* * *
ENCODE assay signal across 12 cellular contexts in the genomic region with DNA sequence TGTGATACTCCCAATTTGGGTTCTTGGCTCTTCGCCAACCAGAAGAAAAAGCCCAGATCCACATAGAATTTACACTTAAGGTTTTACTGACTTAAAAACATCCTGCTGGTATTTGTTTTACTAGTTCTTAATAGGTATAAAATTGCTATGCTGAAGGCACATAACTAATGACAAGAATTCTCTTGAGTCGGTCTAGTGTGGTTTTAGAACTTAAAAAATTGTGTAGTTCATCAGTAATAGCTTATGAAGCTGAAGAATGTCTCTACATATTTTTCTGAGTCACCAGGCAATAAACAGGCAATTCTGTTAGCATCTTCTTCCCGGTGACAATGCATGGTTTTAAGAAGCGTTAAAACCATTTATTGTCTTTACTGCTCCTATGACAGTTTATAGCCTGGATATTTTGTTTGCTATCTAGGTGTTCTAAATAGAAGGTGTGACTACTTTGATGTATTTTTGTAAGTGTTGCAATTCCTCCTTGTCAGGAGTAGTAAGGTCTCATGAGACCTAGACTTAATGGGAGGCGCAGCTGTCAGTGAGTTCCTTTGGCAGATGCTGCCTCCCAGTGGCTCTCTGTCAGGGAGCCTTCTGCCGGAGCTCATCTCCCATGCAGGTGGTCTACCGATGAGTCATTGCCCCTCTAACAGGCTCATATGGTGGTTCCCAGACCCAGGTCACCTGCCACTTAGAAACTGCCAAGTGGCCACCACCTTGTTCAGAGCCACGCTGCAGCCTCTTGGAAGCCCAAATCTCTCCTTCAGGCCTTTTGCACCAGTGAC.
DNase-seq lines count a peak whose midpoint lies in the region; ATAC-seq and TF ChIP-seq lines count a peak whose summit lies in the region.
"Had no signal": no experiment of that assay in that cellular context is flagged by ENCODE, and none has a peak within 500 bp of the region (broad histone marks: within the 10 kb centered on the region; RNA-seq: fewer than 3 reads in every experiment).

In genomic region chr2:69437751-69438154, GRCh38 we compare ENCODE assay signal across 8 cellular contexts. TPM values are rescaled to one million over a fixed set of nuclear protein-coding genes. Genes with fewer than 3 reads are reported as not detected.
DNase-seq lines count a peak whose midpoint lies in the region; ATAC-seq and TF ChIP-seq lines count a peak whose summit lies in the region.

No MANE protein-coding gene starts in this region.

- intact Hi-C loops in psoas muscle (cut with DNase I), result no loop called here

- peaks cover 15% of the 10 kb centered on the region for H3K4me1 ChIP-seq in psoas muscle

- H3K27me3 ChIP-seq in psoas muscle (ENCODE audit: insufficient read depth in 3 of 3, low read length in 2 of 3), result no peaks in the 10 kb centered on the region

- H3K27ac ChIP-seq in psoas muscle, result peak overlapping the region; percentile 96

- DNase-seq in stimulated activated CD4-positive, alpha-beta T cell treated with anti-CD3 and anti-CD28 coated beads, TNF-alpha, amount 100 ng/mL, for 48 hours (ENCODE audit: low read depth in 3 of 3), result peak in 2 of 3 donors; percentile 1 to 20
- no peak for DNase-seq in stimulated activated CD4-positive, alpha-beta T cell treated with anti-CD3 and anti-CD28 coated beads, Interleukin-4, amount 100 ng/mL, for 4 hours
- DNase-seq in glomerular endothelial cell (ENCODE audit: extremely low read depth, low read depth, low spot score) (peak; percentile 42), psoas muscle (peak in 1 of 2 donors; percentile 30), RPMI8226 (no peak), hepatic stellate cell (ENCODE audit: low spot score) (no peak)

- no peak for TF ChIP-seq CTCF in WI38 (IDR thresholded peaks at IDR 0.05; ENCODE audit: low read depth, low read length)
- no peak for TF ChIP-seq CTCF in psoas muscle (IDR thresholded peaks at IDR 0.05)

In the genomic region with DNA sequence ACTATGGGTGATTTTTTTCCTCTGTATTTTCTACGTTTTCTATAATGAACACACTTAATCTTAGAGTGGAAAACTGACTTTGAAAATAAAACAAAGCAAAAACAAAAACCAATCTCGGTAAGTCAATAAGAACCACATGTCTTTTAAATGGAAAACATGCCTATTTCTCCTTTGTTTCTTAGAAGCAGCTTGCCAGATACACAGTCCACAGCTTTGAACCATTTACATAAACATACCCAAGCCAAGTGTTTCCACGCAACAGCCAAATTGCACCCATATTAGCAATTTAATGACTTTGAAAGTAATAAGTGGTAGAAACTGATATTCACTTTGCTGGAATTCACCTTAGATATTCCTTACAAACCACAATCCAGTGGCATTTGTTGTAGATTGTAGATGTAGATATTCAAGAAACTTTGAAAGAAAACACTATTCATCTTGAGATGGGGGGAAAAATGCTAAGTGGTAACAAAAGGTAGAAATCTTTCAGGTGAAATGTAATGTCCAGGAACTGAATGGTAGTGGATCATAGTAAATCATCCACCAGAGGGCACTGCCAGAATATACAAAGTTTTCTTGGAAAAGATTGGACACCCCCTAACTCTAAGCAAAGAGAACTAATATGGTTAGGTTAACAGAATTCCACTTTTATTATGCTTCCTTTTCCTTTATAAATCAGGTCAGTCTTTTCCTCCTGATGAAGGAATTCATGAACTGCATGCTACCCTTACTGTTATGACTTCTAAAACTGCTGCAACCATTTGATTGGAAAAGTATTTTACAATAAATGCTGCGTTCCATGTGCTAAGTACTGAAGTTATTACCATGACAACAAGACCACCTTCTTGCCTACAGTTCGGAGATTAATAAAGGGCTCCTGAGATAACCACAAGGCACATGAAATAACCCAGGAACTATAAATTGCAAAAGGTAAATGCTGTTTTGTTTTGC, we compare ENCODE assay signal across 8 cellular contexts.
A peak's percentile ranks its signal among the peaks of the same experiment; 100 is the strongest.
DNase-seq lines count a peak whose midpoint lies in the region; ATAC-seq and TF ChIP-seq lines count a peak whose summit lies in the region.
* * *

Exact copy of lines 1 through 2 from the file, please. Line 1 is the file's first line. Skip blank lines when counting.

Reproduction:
ENCODE assay signal across 12 cellular contexts in the genomic region with DNA sequence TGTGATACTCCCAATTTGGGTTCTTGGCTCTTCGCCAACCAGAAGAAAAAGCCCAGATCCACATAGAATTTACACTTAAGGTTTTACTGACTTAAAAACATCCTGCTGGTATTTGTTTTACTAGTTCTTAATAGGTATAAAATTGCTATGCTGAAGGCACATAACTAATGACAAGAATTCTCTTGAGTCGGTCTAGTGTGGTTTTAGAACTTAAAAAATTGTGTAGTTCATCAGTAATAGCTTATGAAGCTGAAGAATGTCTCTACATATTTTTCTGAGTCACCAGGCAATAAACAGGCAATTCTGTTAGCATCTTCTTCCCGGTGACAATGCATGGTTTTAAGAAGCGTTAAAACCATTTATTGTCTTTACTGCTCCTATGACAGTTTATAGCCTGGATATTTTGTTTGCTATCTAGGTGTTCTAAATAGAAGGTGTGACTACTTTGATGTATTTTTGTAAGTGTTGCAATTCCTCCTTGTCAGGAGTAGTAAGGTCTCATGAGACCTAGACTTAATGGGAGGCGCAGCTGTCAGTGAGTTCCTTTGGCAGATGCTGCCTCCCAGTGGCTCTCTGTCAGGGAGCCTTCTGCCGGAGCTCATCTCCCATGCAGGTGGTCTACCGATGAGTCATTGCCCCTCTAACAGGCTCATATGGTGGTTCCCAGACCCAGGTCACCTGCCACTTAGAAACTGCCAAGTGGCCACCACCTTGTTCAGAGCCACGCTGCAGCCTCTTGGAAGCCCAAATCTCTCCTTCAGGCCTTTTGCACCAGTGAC.
DNase-seq lines count a peak whose midpoint lies in the region; ATAC-seq and TF ChIP-seq lines count a peak whose summit lies in the region.